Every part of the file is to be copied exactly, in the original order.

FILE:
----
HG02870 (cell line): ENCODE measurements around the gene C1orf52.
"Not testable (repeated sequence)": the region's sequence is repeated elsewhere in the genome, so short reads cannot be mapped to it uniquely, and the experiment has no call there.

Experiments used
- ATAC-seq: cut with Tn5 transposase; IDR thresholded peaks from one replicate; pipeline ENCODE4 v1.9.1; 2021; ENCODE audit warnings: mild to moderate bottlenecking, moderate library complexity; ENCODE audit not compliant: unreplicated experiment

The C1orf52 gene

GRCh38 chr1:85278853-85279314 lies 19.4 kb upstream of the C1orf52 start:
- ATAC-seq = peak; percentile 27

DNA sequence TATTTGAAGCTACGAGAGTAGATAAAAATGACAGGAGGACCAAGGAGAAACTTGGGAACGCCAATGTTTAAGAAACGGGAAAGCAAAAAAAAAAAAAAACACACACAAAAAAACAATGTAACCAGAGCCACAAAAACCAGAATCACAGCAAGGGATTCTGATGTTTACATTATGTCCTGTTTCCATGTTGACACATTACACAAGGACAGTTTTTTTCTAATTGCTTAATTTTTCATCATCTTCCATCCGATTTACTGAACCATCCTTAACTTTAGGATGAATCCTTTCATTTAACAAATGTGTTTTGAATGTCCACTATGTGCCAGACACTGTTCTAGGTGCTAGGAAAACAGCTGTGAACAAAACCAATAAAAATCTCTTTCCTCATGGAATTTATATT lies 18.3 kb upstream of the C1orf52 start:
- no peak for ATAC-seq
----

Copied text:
HG02870 (cell line): ENCODE measurements around the gene C1orf52.
"Not testable (repeated sequence)": the region's sequence is repeated elsewhere in the genome, so short reads cannot be mapped to it uniquely, and the experiment has no call there.

Experiments used
- ATAC-seq: cut with Tn5 transposase; IDR thresholded peaks from one replicate; pipeline ENCODE4 v1.9.1; 2021; ENCODE audit warnings: mild to moderate bottlenecking, moderate library complexity; ENCODE audit not compliant: unreplicated experiment

The C1orf52 gene

GRCh38 chr1:85278853-85279314 lies 19.4 kb upstream of the C1orf52 start:
- ATAC-seq = peak; percentile 27

DNA sequence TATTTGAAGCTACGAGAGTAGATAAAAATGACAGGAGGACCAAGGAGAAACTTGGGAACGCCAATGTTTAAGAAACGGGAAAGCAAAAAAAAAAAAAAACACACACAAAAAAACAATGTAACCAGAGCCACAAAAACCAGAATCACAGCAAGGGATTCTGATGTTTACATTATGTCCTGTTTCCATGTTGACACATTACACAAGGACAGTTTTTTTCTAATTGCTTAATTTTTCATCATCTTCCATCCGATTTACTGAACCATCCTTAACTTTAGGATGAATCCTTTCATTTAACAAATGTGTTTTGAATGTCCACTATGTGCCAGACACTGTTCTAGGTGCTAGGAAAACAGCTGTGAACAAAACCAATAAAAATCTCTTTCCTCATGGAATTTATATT lies 18.3 kb upstream of the C1orf52 start:
- no peak for ATAC-seq